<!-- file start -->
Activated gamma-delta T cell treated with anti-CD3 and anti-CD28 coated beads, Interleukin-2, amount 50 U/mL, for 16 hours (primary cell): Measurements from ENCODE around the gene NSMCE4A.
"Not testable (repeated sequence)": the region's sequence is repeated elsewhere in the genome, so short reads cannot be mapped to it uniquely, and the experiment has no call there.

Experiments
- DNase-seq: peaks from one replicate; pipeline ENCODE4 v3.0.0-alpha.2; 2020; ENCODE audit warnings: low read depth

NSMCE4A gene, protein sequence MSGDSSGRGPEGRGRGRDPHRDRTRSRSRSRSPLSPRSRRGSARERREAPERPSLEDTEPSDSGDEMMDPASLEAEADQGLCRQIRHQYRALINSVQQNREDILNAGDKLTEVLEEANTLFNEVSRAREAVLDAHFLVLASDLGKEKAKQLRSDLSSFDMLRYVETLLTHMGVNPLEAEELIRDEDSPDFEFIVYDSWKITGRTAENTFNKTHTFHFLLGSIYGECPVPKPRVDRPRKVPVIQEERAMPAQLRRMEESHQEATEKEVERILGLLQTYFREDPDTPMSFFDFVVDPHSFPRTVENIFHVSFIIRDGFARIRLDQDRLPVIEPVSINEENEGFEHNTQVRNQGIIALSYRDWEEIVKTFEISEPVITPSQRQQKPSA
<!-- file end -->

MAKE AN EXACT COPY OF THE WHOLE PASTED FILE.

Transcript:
Activated gamma-delta T cell treated with anti-CD3 and anti-CD28 coated beads, Interleukin-2, amount 50 U/mL, for 16 hours (primary cell): Measurements from ENCODE around the gene NSMCE4A.
"Not testable (repeated sequence)": the region's sequence is repeated elsewhere in the genome, so short reads cannot be mapped to it uniquely, and the experiment has no call there.

Experiments
- DNase-seq: peaks from one replicate; pipeline ENCODE4 v3.0.0-alpha.2; 2020; ENCODE audit warnings: low read depth

NSMCE4A gene, protein sequence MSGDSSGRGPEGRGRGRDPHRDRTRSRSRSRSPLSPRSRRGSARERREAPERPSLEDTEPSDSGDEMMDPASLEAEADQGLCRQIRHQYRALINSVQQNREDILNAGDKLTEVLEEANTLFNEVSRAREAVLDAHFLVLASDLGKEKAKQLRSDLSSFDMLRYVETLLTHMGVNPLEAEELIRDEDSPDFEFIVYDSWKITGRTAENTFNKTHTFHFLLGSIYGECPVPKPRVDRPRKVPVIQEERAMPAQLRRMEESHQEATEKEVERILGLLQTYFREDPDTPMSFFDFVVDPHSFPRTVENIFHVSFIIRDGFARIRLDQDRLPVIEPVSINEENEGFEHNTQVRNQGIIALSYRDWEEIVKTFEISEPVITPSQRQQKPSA